There is far more to having a functional innovation ecosystem than just supporting the creation of business ventures, Ms Jaci Barnett, an expert from the Oxentia Ltd team and Head of Consulting Services at Oxford University Innovation, told a gathering of academics and professionals involved in entrepreneurship development at South Africa’s universities, last week.
Leading the seminar titled The Importance of Innovation Ecosystems, Ms Barnett (left) outlined a broader picture of innovation ecosystems and the role of entrepreneurship development beyond just starting businesses. This was at the Entrepreneurship Development in Higher Education (EDHE) Programme’s first dedicated attempt at equipping academics and other professionals with strategies to translate research into innovation and commercialisation of products and services. The workshop was funded by the British Council and facilitated by experts from Oxentia Ltd, Oxford’s Global Innovation Consultancy. The workshop aimed to bridge the gap between research, innovation and commercialisation that has, for years, been a matter of concern to South Africa’s higher education institutions.
In the opening, Ms Barnett reminded the audience that knowledge production at universities was, from the 1940s, initially divorced from impact. That changed to a linear model of innovation, where knowledge produced from universities was transferred to industry (“technology-push”) and then to trying to understand what industry wanted and produce it (“demand-pull”). However, innovation is not linear and involves collaboration and support from other stakeholders. Thus, the concept of the National Innovation System (NSI) was born, a ‘complex institutional landscape with flows of technology, linkages and connections between the actors that can make a societal impact.
However, many academics struggle to understand how they fit into the NSI, and how they can make an impact from their research. This is partly because research production and impact are so far apart – research outputs go through knowledge exchange channels into the hands of users which, then, subject to many other factors, may eventually create an impact. Ms Barnett emphasised that there were many knowledge exchange channels (see model below) and multiple forms of impact: “Academics use multiple channels to make an impact, from outreach to consultancy, to licensing and venture creation. It is important not to lose sight of the fact that venture creation is just one way to make an impact”.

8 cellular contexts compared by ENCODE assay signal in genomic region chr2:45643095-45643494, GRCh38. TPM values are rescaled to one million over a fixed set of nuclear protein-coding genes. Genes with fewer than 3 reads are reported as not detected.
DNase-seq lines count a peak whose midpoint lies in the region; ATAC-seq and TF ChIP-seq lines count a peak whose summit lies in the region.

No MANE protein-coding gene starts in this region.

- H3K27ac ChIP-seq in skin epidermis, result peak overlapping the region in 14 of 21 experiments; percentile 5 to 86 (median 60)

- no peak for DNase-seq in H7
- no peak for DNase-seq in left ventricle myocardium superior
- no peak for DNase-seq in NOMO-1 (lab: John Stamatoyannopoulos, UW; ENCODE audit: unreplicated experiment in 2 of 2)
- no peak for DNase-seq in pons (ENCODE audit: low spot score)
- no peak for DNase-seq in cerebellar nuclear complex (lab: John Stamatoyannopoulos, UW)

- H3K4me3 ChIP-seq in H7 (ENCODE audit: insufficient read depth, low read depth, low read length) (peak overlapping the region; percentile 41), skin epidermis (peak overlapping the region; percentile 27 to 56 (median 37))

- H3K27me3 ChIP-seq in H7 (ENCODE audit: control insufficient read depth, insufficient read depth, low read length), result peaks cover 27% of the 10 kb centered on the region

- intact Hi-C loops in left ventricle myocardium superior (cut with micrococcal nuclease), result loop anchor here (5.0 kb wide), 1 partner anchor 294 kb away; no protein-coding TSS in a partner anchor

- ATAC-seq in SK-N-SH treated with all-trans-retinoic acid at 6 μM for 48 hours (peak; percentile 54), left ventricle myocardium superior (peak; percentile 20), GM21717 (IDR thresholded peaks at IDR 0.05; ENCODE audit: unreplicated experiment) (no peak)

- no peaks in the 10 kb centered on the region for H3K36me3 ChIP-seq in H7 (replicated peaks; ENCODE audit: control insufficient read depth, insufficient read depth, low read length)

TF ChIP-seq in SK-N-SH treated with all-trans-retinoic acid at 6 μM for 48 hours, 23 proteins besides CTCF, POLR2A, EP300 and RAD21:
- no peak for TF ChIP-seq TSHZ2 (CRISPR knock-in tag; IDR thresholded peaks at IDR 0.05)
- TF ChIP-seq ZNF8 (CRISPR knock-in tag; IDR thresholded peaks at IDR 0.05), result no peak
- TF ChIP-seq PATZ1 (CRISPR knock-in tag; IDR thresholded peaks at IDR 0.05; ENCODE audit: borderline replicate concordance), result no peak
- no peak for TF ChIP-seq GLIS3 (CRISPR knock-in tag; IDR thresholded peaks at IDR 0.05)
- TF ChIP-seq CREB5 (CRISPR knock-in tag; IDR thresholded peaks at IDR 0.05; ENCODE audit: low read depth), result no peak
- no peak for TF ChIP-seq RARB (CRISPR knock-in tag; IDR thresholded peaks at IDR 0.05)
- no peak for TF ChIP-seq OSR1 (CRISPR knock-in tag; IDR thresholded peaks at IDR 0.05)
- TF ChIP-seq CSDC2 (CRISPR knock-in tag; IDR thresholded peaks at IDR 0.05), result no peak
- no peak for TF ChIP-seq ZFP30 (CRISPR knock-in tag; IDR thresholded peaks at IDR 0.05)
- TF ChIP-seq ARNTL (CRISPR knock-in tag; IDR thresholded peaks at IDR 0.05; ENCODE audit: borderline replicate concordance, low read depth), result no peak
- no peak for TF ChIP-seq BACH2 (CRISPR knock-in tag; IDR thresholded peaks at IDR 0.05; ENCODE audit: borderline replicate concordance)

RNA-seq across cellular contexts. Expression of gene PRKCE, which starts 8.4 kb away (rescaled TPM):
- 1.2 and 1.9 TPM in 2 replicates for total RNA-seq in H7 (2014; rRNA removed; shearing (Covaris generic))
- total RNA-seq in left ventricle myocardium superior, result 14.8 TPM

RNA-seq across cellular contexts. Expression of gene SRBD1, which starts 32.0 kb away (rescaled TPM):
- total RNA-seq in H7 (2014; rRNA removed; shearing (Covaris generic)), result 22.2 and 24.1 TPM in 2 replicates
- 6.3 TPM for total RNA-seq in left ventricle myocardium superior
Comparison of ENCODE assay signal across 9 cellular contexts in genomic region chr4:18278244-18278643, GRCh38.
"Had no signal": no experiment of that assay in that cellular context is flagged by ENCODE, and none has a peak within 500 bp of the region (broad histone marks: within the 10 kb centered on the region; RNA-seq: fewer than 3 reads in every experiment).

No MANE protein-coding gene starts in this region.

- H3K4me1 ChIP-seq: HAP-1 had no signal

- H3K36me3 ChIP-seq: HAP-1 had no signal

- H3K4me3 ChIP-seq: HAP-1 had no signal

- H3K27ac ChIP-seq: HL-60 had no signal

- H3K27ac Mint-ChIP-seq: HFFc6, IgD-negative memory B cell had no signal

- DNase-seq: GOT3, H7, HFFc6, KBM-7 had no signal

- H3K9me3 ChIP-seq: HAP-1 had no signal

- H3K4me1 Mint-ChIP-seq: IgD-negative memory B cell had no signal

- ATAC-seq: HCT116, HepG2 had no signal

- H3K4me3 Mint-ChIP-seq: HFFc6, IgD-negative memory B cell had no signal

She suggested that an understanding of the innovation ecosystem in which the researcher or university operates can help researchers understand how they can make an impact from their research. Bringing with her over a decade of experience in research, commercialisation, and tech transfer in both South Africa and the UK, she said researchers who understand the key players in their ecosystem, their roles, resource capacity and the enabling environment can more purposefully drive their research outputs. “If you do not do that, then you are going to find it too complex and overwhelming; in other words, you will be trying to be all things to all people,” she cautioned.
The innovation system model (displayed above) was developed by MIT for local innovation ecosystems and was a useful one to start with, although she acknowledged there were several models that could be used. It starts with the core purpose of what the user is trying to achieve, and then has the minimum number of categories needed to fully explain the ecosystem and identify gaps. Actors include businesses, networks, community-based and non-profit organisations, universities, funders, and government. These actors play roles in the innovation ecosystem that need to be identified – they include innovation, connecting, celebrating, advocacy, funding, sharing knowledge, training, convening and facilitating.
She reiterated that it was far more crucial to have all the roles represented in the ecosystem than having all actors. “Having the actors is great, but a lot of problems arise when you do not have all the roles or when some actors are simply not doing their part, leading to a disconnect in the ecosystem and dysfunctionality,” she said. This is what has changed the ecosystem in Bristol, where she previously worked. In 2017, when she joined the University, roles were missing in the venture creation ecosystem, and the ecosystem was working but not flourishing. Once those roles were filled by various actors, the ecosystem started flourishing and it is now one of the most exciting places to start a business in the UK.
There are two further aspects of an ecosystem that should be considered: the quality and availability of resources, such as the natural environment, human capital, infrastructure and so on; and the enabling environment which includes the market system and supply chains, and the regulatory and policy context such as intellectual property laws.
Ms Barnett concluded her seminar by posing three questions to the participants to help them analyse their own ecosystem. She also again emphasised understanding the purpose of one’s innovation ecosystem before they attempt to analyse it, as this will change the actors and roles one needs, the resources one requires, as well as the importance of the enabling environment.
Nqobile Tembe is a Communication Consultant contracted to Universities South Africa.